In the 1992 U.S. Supreme Court ruling in Planned Parenthood of Southeastern Pennsylvania vs. Casey, Governor of Pennsylvania, Justices Sandra Day O’Connor, Souter, and Kennedy stated in the majority opinion, “At the heart of liberty is the right to define one’s own concept of existence, of meaning of the universe and the mystery of human life.”
Concerning this strange and dangerous statement by the U.S. Sure Court majority, columnist John Leo declared: “This ‘mystery passage’ can be cited easily next time to justify suicide clinics, gay marriage, polygamy, inter-species marriage or whatever new individual right the court feels like inventing. We are moving firmly into the court’s post-constitutional phase.”
Liberal elitists attempt to intimidate the American people by telling them they’re not allowed to question the rulings of judges or have an opinion on legal rulings—particularly if they don’t have a law degree. But book sense is not a substitute for common sense. As Vance Havner said, “You don’t have to be listed in ‘Who’s Who’ to know what’s what.” The real bottom line is that liberals don’t want to be held to any standard other than their own mushy amalgamation of sound-bite thinking on issues of epic significance. They don’t want to be accountable to the rule of law—they want to be the law.
In January 2001, U.S. Supreme Court Justice Ruth Bader Ginsburg gave a speech at the University of Melbourne Law School in Australia. Ginsburg attacked U.S. Representative Tom DeLay, who has a long history of condemning members of the judicial branch who attempt to make law instead of interpreting it. Mr. DeLay often has spoken of the need for the U.S. Congress to reign in the runaway judiciary by using the Constitutional remedy, impeachment. Mr. DeLay believes impeachments might “intimidate” judges by holding them accountable and cautioning them not to stray from their constitutional responsibility and limitations.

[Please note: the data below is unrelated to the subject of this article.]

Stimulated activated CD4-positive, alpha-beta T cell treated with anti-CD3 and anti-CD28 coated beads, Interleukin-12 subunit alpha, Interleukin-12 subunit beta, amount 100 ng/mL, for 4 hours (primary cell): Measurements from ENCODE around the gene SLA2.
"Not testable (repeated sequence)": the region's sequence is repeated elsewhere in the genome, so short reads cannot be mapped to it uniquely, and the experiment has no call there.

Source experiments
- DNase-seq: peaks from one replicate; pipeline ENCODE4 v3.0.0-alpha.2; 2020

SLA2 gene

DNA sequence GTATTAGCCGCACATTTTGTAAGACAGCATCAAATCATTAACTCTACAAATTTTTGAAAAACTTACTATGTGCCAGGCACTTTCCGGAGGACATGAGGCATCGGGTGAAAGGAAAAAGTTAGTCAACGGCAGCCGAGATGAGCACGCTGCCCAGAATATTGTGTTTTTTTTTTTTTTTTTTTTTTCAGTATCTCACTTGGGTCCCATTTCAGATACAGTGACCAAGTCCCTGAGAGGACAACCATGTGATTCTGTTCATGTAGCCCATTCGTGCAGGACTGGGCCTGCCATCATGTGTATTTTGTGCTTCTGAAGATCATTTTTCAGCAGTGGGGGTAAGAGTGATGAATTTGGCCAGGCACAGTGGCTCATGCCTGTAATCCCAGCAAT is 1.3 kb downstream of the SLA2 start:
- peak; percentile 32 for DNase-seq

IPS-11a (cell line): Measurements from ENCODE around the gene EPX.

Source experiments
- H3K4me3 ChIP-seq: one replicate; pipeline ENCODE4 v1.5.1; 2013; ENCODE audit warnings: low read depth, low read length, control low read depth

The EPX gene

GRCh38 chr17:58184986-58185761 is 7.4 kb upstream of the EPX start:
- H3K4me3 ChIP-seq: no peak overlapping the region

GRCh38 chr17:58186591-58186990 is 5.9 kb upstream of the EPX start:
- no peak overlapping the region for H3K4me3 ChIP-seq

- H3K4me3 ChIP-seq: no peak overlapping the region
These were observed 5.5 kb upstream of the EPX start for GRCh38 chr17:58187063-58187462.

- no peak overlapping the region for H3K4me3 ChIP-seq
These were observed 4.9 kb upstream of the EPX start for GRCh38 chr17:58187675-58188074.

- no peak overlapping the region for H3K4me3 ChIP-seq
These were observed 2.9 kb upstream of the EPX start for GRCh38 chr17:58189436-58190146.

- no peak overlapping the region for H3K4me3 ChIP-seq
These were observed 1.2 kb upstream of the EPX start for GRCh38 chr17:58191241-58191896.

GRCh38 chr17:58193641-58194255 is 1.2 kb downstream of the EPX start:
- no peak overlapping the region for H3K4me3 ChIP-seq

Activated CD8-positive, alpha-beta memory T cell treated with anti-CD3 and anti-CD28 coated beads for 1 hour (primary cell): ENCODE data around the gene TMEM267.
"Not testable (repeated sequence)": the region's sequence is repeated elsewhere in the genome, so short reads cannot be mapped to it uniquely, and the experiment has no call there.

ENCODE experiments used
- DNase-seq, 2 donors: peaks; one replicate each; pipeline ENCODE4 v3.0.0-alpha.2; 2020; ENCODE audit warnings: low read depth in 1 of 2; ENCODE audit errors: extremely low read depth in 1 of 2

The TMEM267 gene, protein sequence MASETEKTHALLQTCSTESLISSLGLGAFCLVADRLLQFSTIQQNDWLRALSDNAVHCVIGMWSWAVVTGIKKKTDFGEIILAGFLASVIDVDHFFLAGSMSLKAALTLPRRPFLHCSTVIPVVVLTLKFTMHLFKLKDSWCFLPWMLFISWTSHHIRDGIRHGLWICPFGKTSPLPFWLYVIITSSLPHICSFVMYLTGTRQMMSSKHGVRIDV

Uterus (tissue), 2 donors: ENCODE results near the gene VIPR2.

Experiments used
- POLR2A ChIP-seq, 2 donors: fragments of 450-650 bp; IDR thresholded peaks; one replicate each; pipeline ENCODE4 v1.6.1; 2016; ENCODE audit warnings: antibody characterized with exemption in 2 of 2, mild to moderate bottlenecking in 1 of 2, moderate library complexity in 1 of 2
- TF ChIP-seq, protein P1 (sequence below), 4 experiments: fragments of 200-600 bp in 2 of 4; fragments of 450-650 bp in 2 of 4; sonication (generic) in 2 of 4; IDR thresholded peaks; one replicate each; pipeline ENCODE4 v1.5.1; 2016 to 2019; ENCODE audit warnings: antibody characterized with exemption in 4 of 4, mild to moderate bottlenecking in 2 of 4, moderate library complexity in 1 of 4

Justice Ginsburg used the “you are not an expert” strategy by portraying Mr. DeLay as a dumb, blue-collar worker who was beneath her education and wisdom as she quipped that he is “not a lawyer but, I’m told, an exterminator by profession.” The truth is, Tom DeLay gets in the way of Justice Ginsburg’s long-standing strategy to have her way with American law. Even before joining the Court, she advocated decisions that “creatively interpreted clauses of the Constitution . . . to accommodate a modern vision” of society. She approved of “boldly dynamic interpretation, departing radically from the original understanding” of the Constitution. She also believed courts could “repair” or even “rewrite” legislation to reach desirable results. (Footnote #29)
Despite invoking the “you aren’t qualified” rhetoric against Mr. DeLay, what Justice Ginsburg knows, but doesn’t want to acknowledge, is that the Founders wrote the Declaration of Independence, the U.S. Constitution, and the Federalist Papers so the average American—who at that time was a farmer—could understand their writings. Authored by Alexander Hamilton, John Jay, and James Madison, the Federalist Papers describe the reason and original intent behind the Declaration of Independence and U.S. Constitution, and these writings were printed in newspapers throughout the young nation. If you had lived at the time the Federalist Papers were first published, you would have been among a citizenry that understood, and had a great interest in, their new country’s founding documents.
Americans should not be silent concerning the laws and court rulings that impact their lives. While judges may wish it, we are not slaves of the black-robed usurpers. Perhaps it is because judges are lawyers—and most lawyers are liberal—that they seem to be so readily capable of ignoring truth, distorting reality, and quickly accepting the fallacies of a postmodern worldview.
Thomas Jipping, Intimidated Judges Judge Well, February 15, 2001, syndicated column, www.Worldnetdaily.com.